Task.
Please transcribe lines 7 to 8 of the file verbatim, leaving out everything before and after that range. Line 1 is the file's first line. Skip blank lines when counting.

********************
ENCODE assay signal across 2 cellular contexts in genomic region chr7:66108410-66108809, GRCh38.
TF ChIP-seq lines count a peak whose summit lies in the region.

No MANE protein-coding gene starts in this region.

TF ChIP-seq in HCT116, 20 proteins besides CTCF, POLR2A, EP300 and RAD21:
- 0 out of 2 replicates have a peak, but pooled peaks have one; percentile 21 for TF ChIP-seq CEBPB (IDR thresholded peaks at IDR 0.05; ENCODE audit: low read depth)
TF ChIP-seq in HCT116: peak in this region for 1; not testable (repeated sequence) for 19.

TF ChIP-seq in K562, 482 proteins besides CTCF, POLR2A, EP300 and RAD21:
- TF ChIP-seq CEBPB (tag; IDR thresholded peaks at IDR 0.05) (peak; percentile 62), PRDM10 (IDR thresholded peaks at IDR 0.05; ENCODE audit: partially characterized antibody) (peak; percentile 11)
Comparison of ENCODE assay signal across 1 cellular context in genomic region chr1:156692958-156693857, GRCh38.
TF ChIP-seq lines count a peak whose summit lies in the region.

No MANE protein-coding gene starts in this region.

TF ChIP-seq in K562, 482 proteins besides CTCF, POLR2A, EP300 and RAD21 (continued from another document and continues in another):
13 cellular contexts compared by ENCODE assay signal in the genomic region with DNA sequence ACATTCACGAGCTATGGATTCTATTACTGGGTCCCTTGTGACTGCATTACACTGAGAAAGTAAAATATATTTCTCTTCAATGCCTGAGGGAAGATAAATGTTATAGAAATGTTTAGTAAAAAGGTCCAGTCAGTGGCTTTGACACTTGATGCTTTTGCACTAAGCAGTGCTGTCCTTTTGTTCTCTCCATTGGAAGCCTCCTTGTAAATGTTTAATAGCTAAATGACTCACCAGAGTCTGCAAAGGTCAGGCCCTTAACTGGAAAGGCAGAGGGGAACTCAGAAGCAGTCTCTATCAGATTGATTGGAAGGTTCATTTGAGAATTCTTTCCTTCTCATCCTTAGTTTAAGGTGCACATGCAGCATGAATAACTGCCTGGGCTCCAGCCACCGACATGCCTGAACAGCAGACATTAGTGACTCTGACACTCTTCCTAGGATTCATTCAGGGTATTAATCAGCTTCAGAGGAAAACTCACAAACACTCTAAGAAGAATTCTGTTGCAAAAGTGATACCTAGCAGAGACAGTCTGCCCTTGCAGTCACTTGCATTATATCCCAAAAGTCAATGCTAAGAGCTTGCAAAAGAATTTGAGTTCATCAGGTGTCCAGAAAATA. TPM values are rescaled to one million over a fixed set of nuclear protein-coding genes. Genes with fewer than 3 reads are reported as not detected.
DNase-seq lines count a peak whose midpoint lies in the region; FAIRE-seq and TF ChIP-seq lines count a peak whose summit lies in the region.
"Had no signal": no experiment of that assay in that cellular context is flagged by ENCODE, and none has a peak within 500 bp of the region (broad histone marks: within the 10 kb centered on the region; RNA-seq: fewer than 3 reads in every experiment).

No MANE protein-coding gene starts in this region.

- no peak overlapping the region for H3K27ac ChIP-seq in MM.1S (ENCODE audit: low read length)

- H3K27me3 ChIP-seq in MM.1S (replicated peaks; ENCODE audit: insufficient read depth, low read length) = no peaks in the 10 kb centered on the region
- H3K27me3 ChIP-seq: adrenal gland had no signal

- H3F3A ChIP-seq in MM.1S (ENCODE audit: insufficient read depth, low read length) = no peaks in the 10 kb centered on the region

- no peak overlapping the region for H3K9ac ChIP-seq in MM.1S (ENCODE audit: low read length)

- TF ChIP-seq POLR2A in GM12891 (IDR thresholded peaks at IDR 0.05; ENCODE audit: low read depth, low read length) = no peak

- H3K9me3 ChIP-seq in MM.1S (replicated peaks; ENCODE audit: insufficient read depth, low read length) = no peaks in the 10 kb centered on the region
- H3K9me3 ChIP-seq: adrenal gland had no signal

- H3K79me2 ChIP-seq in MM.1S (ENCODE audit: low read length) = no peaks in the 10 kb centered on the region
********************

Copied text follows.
TF ChIP-seq in K562, 482 proteins besides CTCF, POLR2A, EP300 and RAD21:
- TF ChIP-seq CEBPB (tag; IDR thresholded peaks at IDR 0.05) (peak; percentile 62), PRDM10 (IDR thresholded peaks at IDR 0.05; ENCODE audit: partially characterized antibody) (peak; percentile 11)